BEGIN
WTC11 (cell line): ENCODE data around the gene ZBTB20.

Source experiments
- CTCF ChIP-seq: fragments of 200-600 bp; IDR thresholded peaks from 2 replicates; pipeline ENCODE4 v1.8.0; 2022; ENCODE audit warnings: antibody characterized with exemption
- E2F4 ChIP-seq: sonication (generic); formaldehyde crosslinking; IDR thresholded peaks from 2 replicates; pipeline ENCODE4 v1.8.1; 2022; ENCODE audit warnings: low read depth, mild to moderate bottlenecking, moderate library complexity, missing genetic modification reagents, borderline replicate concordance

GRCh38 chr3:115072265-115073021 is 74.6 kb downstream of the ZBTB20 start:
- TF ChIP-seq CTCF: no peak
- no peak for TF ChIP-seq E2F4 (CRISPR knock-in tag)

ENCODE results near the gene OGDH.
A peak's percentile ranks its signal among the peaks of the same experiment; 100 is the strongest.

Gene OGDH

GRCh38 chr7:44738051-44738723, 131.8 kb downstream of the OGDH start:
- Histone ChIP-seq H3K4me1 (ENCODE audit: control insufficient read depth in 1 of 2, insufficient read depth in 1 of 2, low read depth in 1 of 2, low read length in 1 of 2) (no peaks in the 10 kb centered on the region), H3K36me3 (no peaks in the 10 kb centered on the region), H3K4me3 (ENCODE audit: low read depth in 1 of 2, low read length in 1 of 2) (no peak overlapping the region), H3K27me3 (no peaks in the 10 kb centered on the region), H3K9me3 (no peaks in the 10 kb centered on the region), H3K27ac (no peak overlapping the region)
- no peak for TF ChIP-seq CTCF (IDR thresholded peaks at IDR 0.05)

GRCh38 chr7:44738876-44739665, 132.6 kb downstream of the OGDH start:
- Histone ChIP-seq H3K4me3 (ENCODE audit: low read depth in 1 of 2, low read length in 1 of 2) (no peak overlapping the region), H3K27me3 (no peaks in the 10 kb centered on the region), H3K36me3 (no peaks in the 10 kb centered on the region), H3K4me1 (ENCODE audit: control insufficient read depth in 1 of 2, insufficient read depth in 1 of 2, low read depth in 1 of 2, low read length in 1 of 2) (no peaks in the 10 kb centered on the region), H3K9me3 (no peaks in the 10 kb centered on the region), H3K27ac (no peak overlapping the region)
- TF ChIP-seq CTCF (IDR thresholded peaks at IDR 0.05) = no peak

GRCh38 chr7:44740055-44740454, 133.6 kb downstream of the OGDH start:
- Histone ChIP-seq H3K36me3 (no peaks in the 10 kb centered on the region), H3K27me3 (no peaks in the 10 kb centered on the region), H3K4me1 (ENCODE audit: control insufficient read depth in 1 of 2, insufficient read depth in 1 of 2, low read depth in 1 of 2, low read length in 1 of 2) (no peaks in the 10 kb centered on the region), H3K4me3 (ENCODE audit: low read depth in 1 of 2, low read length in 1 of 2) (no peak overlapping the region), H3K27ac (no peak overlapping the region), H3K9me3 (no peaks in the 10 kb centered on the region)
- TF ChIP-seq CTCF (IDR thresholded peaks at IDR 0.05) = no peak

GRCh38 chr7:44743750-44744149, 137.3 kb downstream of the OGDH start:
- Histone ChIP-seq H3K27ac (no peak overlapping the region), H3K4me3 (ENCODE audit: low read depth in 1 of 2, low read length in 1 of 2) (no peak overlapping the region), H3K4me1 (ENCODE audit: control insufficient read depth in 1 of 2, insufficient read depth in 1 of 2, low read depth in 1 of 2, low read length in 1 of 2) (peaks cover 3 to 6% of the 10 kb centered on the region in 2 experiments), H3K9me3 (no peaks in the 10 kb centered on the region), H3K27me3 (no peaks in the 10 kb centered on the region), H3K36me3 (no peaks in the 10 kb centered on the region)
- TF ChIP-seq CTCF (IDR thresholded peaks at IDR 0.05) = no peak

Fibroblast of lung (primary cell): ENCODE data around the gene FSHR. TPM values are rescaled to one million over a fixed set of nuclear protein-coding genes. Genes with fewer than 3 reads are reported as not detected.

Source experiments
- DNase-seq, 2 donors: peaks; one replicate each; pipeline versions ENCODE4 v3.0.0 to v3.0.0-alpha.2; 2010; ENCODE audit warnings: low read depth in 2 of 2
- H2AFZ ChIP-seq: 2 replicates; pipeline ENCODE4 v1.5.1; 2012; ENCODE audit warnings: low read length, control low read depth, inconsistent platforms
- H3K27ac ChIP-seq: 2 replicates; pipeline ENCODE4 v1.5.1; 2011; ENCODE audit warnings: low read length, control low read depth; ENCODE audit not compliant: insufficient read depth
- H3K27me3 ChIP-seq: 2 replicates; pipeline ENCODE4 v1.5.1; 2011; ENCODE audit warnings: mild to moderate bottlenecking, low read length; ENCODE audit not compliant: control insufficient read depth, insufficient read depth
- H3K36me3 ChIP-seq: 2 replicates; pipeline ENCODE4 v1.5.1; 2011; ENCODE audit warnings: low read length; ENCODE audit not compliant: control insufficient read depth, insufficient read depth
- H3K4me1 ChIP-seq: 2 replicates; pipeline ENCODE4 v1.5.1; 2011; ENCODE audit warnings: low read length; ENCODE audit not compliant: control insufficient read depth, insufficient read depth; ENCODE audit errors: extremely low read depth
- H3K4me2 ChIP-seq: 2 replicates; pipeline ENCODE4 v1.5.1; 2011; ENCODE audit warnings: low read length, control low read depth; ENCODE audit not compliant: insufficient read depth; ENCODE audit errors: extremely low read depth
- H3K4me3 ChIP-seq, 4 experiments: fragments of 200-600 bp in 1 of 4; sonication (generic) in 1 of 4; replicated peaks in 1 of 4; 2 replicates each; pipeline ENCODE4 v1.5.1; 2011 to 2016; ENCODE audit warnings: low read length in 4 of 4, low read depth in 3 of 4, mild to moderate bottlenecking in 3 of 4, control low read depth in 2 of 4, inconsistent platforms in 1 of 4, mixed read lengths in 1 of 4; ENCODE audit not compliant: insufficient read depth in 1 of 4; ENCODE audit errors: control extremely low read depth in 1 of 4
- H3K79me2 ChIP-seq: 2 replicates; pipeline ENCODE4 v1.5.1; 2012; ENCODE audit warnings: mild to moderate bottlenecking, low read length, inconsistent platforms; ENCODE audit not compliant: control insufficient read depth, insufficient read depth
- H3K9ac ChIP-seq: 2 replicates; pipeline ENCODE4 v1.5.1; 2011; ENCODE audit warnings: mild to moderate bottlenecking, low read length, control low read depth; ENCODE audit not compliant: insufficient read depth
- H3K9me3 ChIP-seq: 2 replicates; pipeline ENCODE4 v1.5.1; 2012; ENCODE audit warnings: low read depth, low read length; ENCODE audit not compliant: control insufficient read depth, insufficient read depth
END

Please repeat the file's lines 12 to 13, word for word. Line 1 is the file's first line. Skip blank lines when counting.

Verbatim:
- Histone ChIP-seq H3K4me1 (ENCODE audit: control insufficient read depth in 1 of 2, insufficient read depth in 1 of 2, low read depth in 1 of 2, low read length in 1 of 2) (no peaks in the 10 kb centered on the region), H3K36me3 (no peaks in the 10 kb centered on the region), H3K4me3 (ENCODE audit: low read depth in 1 of 2, low read length in 1 of 2) (no peak overlapping the region), H3K27me3 (no peaks in the 10 kb centered on the region), H3K9me3 (no peaks in the 10 kb centered on the region), H3K27ac (no peak overlapping the region)
- no peak for TF ChIP-seq CTCF (IDR thresholded peaks at IDR 0.05)